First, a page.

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17.1: Chapter Introduction

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    While psychodynamic theory was developing in Europe, American psychology was largely under the influence of behaviorism. The American psychologist John B. Watson (of “Little Albert” fame) is considered to be the father of behaviorism. Although he is not known for addressing issues of personality development, he did feel it was important for behaviorists to do so. His approach involved reducing personality to smaller and smaller units of behavior referred to as habit systems, suggesting that personality was very consistent. Nonetheless, through further conditioning the personality of an individual could change, leading Watson to make the bold statement that if he was given a dozen healthy infants he could take any one at random and train him or her for any career, including “doctor, lawyer, artist, merchant-chief and yes, even beggar-man and thief” (cited in Stagner, 1988; see also Lundin, 1979).

    As the scientific study of behavior continued, it became common to try determining behavior on the basis of mathematical models. This work led to an era of grand learning theories, which culminated in the highly complex models of behavior proposed by Clark Hull (see Bower & Hilgard, 1981). This research took the behavioral study of personality in a very different direction than psychodynamic theory. The direction in which B. F. Skinner took personality theory, however, was so different that it became known as “radical behaviorism.” Skinner rejected anything he could not directly observe, so concepts such as consciousness, thought, reasoning, and the “mind,” were all considered irrelevant to the study of individuals. Only the specific behaviors performed by the individual were open to being examined in Skinner’s form of behaviorism.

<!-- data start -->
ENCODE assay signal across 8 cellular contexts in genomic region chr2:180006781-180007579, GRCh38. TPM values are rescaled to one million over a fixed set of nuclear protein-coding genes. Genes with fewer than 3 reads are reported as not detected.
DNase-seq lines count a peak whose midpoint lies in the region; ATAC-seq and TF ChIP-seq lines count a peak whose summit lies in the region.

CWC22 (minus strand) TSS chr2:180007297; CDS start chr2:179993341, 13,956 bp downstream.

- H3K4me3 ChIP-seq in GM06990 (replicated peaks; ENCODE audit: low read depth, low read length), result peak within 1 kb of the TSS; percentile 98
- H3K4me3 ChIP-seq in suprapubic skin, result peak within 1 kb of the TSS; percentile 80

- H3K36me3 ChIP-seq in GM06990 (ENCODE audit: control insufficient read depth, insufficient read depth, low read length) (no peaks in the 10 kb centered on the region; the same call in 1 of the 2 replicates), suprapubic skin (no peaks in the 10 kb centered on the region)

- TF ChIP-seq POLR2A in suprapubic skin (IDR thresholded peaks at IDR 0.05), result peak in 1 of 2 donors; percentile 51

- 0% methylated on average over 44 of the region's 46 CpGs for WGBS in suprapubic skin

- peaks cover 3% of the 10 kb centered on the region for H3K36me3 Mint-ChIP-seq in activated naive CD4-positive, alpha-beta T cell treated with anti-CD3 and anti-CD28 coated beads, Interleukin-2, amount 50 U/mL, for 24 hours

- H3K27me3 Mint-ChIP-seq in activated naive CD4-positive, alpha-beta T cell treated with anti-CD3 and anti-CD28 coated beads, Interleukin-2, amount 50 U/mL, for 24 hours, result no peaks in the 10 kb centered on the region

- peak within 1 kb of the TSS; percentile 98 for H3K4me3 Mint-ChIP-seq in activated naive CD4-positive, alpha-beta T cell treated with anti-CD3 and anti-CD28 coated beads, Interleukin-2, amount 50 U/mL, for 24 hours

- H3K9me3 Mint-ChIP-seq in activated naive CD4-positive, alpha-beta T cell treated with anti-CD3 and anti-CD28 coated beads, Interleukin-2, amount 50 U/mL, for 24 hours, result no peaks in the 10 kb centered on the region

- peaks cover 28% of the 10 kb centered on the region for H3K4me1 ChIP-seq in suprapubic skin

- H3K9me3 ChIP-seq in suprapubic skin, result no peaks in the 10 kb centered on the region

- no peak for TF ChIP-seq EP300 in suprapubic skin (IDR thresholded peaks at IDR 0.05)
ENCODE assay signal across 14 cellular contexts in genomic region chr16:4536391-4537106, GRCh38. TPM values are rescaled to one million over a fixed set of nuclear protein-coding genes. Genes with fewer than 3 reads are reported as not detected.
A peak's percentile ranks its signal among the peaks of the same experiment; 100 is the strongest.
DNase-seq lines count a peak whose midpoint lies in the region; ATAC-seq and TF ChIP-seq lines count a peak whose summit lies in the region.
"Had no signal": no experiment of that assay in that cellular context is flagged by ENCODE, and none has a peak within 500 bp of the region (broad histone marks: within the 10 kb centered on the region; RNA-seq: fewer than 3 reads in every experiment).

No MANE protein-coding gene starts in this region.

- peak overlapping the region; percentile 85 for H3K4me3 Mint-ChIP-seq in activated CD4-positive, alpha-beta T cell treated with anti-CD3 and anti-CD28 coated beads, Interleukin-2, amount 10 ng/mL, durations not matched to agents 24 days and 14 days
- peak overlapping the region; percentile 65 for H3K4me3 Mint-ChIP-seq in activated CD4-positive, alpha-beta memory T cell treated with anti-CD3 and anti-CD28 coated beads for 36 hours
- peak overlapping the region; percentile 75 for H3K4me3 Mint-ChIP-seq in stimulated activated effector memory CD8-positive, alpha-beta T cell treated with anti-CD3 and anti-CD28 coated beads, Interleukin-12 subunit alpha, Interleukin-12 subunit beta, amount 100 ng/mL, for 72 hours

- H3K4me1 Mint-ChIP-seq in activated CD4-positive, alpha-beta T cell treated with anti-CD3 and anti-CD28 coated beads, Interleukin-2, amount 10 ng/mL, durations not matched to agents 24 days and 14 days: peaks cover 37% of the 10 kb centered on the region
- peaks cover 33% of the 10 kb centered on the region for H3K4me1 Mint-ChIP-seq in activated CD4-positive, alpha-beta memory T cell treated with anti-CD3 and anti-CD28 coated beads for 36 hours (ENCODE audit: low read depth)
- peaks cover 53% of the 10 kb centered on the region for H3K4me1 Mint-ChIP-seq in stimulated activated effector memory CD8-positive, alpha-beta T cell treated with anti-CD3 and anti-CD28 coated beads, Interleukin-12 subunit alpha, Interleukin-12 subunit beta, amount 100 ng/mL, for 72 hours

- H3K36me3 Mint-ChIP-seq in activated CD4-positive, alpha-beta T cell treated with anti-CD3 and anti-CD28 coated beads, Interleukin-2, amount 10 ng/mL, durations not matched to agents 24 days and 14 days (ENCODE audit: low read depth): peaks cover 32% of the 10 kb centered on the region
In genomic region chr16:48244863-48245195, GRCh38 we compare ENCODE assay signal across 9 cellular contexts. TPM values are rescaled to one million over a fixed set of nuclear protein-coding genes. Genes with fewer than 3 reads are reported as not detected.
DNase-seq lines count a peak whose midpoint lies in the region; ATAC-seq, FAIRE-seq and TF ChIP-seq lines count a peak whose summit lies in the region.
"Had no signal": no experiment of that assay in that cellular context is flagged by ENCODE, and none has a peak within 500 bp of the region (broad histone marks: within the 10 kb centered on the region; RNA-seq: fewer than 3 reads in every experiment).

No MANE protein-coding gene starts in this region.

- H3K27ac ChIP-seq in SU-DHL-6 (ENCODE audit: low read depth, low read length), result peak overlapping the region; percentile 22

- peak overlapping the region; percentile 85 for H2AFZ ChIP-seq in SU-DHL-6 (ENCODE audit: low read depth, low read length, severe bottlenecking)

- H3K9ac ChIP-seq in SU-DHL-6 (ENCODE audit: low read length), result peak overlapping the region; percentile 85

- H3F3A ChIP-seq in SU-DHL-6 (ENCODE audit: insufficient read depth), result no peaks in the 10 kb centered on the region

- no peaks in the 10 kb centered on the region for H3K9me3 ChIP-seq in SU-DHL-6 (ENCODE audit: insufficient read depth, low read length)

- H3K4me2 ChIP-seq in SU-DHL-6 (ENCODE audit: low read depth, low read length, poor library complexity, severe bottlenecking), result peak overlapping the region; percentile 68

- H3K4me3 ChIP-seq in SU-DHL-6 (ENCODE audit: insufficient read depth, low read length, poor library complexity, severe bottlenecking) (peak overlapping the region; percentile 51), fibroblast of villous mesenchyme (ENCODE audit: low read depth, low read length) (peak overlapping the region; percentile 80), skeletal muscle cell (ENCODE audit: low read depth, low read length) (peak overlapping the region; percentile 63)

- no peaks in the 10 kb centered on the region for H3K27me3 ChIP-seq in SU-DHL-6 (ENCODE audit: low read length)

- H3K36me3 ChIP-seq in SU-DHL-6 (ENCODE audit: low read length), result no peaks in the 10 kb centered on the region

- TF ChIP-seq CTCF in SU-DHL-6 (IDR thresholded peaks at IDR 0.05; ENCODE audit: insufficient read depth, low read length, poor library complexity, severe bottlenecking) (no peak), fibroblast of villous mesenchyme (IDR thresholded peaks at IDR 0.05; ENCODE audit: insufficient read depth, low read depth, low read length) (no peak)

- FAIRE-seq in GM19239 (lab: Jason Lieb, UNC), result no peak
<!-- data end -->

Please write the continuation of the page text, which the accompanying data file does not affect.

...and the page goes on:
In contrast, John Dollard and Neal Miller tried to find some common ground between psychodynamic theory and learning theory. Dollard was a true generalist, with interests in anthropology and sociology in addition to psychology. Miller studied with two renowned learning theorists, Edwin Guthrie and Clark Hull, and was psychoanalyzed by Heinz Hartman in Vienna, while studying in Europe in the 1930s. Together, Dollard and Miller tried to develop a theory that would encompass psychodynamic theory, learning theory, and the influence of sociocultural factors. Their effort to develop what might be called a unified theory of personality stands in stark contrast to the constraints of radical behaviorism. Most importantly, they set the stage for the social learning theorists who followed.

    This page titled 17.1: Chapter Introduction is shared under a CC BY 4.0 license and was authored, remixed, and/or curated by Mark D. Kelland (OpenStax CNX) via source content that was edited to the style and standards of the LibreTexts platform; a detailed edit history is available upon request.